Kirstenbosch Aerial Walkway - Photo: Adam Harrower
Kirstenbosch Aerial Walkway - Photo: Adam Harrower
Kirstenbosch Aerial Walkway - Photo: Adam Harrower
Kirstenbosch Aerial Walkway - Photo: Adam Harrower

Cape Town - Most people will give any boomslang they happen to encounter a very wide berth, but future visitors to Kirstenbosch Botanical Garden will probably be making a beeline for one of them.

Because this particular “boomslang” is not the shy but extremely venomous snake with the beautiful big eyes, but rather a new canopy walkway through the garden’s Arboretum, also known as the Enchanted Forest, that is predicted to become a major hit with visitors when it opens to the public in the next few months.

The project’s official name is the Centenary Tree Canopy Walkway but unofficially it’s being called the Boomslang Walkway, an affectionate play on words because of its location among the trees and because of its shape as it rises over the trees.

The Enchanted Forest is situated in the south-western quadrant of the garden – above The Dell and below the Protea Garden – and forms part of the backdrop to the highly popular concert lawns. Despite housing some 450 indigenous plant species, it’s one of the lesser known parts of the garden.

That is set to change when the walkway opens.

Kirstenbosch curator Philip le Roux said it was hoped construction of the walkway would be complete by the end of March, with an expected formal opening in April.

“This is a very unusual and unique project which is going to be an asset to the garden for years to come, so we’re not keen to rush – we’re far more interested in getting the job done really well. We’re very excited about it and we’re sure that it’s going to become a major attraction in the garden.”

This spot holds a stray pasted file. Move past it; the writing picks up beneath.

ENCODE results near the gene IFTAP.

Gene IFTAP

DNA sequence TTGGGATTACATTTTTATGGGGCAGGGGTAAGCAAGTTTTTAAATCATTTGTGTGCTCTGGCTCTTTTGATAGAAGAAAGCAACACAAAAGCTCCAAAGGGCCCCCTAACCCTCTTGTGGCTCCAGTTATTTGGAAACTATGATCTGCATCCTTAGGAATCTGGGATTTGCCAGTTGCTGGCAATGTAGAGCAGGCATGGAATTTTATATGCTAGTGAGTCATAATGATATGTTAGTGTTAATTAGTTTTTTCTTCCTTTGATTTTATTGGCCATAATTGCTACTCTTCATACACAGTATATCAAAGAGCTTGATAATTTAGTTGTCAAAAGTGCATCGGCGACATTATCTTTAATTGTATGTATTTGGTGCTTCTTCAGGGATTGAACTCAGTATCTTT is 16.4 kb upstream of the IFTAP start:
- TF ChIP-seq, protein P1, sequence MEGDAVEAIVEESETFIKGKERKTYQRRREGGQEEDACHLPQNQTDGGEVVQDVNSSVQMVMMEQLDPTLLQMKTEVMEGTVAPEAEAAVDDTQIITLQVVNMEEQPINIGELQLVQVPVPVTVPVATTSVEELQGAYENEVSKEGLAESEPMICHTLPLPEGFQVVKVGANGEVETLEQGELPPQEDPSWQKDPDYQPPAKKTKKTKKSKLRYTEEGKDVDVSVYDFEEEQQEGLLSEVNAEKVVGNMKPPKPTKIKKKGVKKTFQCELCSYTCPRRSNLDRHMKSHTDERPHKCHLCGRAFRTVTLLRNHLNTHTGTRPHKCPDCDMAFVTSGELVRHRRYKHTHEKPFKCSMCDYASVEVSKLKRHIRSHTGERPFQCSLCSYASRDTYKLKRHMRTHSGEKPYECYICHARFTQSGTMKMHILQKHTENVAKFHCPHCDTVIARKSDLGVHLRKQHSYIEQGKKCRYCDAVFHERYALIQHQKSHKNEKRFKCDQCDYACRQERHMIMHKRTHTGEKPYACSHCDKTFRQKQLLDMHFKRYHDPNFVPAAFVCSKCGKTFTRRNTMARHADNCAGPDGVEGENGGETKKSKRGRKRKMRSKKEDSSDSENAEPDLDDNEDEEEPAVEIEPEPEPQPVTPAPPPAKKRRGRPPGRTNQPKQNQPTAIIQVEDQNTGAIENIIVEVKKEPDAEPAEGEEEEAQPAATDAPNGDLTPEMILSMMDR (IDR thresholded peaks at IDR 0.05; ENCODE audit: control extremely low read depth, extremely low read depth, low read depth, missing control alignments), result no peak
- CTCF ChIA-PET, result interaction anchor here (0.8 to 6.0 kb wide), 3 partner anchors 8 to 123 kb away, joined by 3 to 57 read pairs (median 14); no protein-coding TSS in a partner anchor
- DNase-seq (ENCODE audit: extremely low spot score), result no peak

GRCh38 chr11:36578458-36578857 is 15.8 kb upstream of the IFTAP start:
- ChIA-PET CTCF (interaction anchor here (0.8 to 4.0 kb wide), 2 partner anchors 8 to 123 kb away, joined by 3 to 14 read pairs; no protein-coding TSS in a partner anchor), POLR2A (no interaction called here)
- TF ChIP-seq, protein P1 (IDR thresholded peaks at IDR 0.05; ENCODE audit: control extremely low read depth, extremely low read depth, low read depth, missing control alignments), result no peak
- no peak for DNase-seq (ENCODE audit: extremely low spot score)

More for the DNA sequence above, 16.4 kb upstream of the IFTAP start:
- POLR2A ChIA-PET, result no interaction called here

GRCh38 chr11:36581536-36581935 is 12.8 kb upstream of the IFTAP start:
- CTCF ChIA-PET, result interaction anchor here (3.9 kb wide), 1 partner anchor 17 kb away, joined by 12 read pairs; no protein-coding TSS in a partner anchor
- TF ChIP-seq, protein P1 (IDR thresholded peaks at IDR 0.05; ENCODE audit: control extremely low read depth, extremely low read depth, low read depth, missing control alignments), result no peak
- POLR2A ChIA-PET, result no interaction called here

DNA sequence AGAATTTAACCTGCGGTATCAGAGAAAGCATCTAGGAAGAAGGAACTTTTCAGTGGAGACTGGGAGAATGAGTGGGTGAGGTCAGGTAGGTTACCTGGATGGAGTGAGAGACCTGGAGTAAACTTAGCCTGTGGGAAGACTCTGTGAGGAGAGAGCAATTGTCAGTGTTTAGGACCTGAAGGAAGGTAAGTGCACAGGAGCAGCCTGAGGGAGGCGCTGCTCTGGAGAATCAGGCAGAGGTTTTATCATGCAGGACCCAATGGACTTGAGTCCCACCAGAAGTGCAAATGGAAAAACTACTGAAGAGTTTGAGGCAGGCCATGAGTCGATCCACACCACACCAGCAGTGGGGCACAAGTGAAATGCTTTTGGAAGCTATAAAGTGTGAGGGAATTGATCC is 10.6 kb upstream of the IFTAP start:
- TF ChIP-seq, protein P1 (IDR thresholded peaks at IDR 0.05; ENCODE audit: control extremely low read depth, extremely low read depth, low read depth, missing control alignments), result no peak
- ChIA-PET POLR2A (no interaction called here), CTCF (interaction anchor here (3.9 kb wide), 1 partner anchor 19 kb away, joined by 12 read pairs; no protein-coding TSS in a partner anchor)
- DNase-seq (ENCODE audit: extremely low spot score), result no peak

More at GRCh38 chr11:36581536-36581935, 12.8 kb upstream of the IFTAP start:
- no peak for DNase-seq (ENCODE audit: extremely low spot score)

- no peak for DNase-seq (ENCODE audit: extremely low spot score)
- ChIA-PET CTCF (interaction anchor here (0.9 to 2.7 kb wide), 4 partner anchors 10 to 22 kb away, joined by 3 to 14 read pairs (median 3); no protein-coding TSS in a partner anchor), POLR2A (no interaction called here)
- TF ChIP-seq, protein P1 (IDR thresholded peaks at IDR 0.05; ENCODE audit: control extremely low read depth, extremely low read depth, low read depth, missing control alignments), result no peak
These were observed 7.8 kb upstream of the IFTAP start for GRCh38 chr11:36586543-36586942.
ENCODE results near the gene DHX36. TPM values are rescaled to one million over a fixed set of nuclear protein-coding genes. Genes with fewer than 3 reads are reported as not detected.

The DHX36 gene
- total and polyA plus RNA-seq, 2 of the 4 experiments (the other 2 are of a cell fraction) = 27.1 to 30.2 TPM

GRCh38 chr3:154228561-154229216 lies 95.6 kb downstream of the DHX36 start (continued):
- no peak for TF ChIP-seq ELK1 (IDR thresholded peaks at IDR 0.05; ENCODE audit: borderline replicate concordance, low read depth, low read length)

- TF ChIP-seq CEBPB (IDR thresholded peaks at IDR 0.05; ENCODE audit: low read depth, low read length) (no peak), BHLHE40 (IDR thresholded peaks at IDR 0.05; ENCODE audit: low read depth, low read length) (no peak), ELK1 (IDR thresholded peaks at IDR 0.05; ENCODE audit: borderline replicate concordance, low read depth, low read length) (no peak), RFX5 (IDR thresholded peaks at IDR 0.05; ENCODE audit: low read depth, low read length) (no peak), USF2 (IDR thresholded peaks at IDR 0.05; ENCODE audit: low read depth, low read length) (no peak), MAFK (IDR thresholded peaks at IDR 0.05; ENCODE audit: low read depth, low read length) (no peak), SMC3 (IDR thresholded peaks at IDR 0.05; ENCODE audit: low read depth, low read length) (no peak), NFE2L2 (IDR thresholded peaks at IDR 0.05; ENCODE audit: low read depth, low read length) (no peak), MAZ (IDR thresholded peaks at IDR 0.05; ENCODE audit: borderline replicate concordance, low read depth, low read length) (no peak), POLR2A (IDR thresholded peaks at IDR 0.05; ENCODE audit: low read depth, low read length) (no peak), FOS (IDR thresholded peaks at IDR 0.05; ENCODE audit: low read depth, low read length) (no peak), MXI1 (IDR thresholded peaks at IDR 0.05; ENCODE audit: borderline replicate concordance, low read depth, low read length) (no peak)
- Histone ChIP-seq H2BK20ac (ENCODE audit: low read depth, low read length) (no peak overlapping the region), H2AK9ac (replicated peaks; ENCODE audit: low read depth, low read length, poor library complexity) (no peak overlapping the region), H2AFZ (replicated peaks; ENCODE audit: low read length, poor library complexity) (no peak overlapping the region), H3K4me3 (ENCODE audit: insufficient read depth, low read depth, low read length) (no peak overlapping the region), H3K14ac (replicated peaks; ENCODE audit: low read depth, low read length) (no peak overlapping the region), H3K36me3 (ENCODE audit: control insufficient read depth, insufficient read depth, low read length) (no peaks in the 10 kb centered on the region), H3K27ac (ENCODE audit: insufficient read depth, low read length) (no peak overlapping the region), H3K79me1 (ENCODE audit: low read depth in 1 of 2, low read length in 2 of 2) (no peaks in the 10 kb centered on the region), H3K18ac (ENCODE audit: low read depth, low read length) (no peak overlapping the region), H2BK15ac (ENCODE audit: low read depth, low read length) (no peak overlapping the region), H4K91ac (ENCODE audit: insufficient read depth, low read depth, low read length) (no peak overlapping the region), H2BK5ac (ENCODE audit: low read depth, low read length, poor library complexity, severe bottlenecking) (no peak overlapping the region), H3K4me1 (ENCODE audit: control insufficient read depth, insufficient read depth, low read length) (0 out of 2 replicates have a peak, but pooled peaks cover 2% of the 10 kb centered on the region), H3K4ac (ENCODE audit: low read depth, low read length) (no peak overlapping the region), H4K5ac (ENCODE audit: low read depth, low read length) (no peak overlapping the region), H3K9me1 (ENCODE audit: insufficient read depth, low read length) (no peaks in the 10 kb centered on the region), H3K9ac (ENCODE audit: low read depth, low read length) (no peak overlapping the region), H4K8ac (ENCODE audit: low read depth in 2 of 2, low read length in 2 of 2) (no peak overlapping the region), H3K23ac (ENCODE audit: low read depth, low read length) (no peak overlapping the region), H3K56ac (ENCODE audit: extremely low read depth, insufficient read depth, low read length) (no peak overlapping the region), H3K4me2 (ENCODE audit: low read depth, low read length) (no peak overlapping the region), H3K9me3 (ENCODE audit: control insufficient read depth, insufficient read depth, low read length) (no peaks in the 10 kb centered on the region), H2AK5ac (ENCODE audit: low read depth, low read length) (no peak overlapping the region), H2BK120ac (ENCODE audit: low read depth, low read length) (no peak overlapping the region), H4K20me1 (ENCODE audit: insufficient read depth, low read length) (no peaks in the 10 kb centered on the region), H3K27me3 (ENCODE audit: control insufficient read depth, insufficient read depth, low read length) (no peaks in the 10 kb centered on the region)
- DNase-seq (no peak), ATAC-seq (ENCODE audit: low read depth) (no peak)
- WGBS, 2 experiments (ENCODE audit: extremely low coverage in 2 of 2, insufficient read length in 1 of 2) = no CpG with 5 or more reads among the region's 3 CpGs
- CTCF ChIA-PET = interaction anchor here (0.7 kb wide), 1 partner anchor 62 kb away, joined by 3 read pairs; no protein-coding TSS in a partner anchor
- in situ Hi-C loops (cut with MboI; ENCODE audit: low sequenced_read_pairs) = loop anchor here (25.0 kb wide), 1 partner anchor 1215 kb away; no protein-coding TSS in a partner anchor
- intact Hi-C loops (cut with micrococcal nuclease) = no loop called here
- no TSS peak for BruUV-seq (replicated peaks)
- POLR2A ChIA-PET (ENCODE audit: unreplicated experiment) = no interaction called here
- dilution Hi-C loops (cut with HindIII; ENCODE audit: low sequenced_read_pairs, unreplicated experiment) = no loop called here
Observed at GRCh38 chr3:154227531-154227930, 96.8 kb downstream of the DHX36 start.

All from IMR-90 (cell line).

The steel-and-timber Boomslang Walk is 130m long and curves between the trees and through the branches. It’s roughly crescent-shaped and joins the forest floor in two places.

The construction cost of around R5-million is being met entirely from bequests from many benefactors – in particular, R1m from the late Mary Mullins.

Horticulturist Adam Harrower explained that Kirstenbosch’s parent body, the SA National Biodiversity Institute, wanted to celebrate the garden’s centenary this year (1913 to 2013) with a project that would be “spectacular, unique and long-lasting”.

“This walkway, which had been on the back-burner for many years, fits all the criteria and was a perfect way to mark the event in Kirstenbosch with something permanent. It’s a fantastic opportunity to take people into the treetops – a place with a unique ecology that is generally hard to get to,” Harrower said.

“From here people can experience the forest from high above the ground and also see birds and other animals that are generally hard to see otherwise. One can also experience tree dynamics – how the treetops move in the wind and how the crowns of the trees interact with one another.

“The walkway then bursts through and above the canopy, giving you an impression of what it is like to be above the forest. At this point, the walkway provides a spectacular, 360-degree vista of Cape Town and the surrounding majestic mountain slopes.”

Planning of the walkway started about two years ago, and the initial casting of the column foundations was done in June. Construction of the steel framework started off-site in August and on-site work in November.

The walkway will be free to all visitors who buy an entrance ticket to Kirstenbosch.

l A similar facility, albeit on a significantly greater scale, is the Treetop Walkway that opened in Britain’s Kew Royal Botanic Garden in London in 2008 and that has become an extremely popular feature in what is, arguably, the world’s leading botanical garden. - Cape Argus